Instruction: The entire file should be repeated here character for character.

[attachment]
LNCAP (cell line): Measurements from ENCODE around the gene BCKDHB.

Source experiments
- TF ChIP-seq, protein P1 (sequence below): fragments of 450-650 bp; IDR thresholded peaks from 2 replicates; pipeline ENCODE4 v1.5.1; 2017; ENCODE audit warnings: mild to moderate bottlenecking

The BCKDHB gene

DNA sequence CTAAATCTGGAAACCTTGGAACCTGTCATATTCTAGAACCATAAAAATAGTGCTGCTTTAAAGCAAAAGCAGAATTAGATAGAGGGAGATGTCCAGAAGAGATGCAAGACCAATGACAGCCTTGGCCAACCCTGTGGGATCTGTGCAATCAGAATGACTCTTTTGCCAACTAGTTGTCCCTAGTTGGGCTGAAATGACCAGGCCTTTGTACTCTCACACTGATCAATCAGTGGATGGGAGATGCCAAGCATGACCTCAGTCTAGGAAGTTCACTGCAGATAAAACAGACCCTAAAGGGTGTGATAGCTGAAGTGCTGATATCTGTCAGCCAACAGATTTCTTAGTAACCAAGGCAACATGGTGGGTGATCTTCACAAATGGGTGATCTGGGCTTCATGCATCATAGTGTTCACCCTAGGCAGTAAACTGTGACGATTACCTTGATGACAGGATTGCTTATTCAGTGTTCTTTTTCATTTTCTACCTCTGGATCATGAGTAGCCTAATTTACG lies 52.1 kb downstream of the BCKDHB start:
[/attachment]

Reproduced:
LNCAP (cell line): Measurements from ENCODE around the gene BCKDHB.

Source experiments
- TF ChIP-seq, protein P1 (sequence below): fragments of 450-650 bp; IDR thresholded peaks from 2 replicates; pipeline ENCODE4 v1.5.1; 2017; ENCODE audit warnings: mild to moderate bottlenecking

The BCKDHB gene

DNA sequence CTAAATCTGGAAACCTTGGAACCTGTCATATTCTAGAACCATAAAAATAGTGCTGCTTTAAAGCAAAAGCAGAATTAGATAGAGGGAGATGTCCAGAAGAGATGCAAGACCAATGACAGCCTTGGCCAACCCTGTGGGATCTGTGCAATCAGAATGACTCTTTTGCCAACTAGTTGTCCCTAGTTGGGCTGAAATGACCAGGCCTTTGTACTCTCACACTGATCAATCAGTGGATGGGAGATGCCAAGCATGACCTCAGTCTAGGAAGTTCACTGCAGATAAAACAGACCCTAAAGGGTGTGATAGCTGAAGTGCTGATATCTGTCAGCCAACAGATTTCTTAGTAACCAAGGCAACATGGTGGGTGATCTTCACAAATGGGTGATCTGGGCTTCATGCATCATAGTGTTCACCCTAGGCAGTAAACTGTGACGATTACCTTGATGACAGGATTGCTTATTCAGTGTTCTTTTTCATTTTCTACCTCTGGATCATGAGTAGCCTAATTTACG lies 52.1 kb downstream of the BCKDHB start: